• PBL project to formulate criteria required for the successful consultation with all relevant stakeholders, in the implementation of a maintenance program for a notable garden.
  3. Role of Public and other Sources of Funding
    • Funding restoration and conservation
    • Examples of funding objectives
    • Large funding bodies
    • Other funding bodies
    • Grant aid criteria
    • Funding applications
    • Other sources of funds
    • Other cost considerations for sites open to the public
    • Plant sales, garden shop, tea rooms, etc
  4. Planning for Renewal of Plant Features
    • Plant surveys
    • Current plantings
    • Other considerations
    • Using experts
    • Trees
    • When not to retain a tree
    • Sourcing plant material
    • Collecting seed
    • Selecting a parent plant
    • Timing
    • Method of seed collecting
    • Removing seeds
    • Replanting strategies
  5. Developing New Features within Existing Landscapes
    • Type of actions: preservation, rehabilitation, restoration, reconstruction
    • Principles to follow
    • Car parks
    • Surfacing
    • Pebble and cobble paving
    • Fencing
    • Dry stone walls
    • Steps
    • Ramps
    • Railings
    • Retaining walls
    • Brick
    • Drainage
    • Timber
    • Stone
    • Rockeries
  6. Programming Repair of New and Existing Hard Landscape Features.
    • Introduction
    • Action plans: preparing maintenance management schedules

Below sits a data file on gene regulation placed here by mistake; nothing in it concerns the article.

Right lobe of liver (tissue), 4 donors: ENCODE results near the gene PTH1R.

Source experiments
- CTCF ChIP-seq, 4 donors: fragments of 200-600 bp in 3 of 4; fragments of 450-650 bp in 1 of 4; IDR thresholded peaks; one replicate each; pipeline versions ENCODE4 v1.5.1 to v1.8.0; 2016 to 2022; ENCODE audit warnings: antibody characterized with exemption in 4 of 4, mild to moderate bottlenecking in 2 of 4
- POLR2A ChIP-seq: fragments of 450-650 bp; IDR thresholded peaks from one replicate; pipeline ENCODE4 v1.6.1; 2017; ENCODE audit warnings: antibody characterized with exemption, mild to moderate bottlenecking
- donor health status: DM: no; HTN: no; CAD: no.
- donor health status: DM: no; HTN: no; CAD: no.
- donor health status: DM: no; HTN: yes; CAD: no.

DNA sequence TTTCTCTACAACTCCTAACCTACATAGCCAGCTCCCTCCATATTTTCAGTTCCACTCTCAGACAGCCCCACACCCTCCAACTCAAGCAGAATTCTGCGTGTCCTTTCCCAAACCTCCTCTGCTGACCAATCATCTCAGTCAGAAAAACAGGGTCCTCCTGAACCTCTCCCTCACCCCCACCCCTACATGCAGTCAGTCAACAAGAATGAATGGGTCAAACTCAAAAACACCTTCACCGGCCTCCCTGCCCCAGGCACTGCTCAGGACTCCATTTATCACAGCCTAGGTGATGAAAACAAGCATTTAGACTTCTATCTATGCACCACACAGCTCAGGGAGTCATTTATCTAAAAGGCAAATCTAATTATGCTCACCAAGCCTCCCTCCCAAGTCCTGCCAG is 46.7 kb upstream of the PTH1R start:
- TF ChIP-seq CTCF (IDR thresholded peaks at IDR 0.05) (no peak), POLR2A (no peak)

• Managing and storing records
    • Hard copy information
    • Classifying information
    • Active and inactive records
    • Data protection
    • Fundamental maintenance tasks: drainage, paving
    • Maintaining stone and brick walls
    • Maintaining ponds
    • PBL Project to formulate a Maintenance Schedule for the repair of new and existing hard landscape features.
  7. Creating New Gardens and Landscapes.
    • Principles of landscape design
    • Design elements
    • Gathering site information
    • The base plan
    • Basic surveying
    • Design drawing
    • Completed designs and plans
    • Park design
  8. Identifying Required Staff Skills
    • Staff management, training and associated issues
    • Skill set required for workers in historic parks and gardens
    • The skills crisis
    • Training schemes
    • Volunteer labour
    • Skills audits and training plans
    • Identifying skills chortages
    • Conducting a skills audit
    • Training programs
    • Workplace health and safety
    • Identifying hazards
    • Risk control methods
    • Conducting a safety audit
    • Assessing risks
  9. Adapt Historic Gardens and Designed Landscapes for Modern Use
    • Presenting historic gardens and designed landscapes
    • Visitor interpretation
    • Marketing and PR
    • Visitor facilities
    • Equal access
    • Access strategy
    • Managing wear and tear, vanalism, theft
    • Managing legislative requirements (eg. health and safety, equal access).
    • PBL project to adapt a historic garden or designed landscape for modern use.

Each lesson ends with assignments to test your knowledge and reinforce your learning; these are sent to your tutor at the Garden Design Academy for marking and comments.

You will be working with Colin Elliott, ex Royal Gardener and an experienced professional horticulturist, landscaper and garden designer. This course will help graduates develop knowledge of the industry at both a global and local level.

Managing notable gardens
Course cost: £ 495

OR two payments of £ 280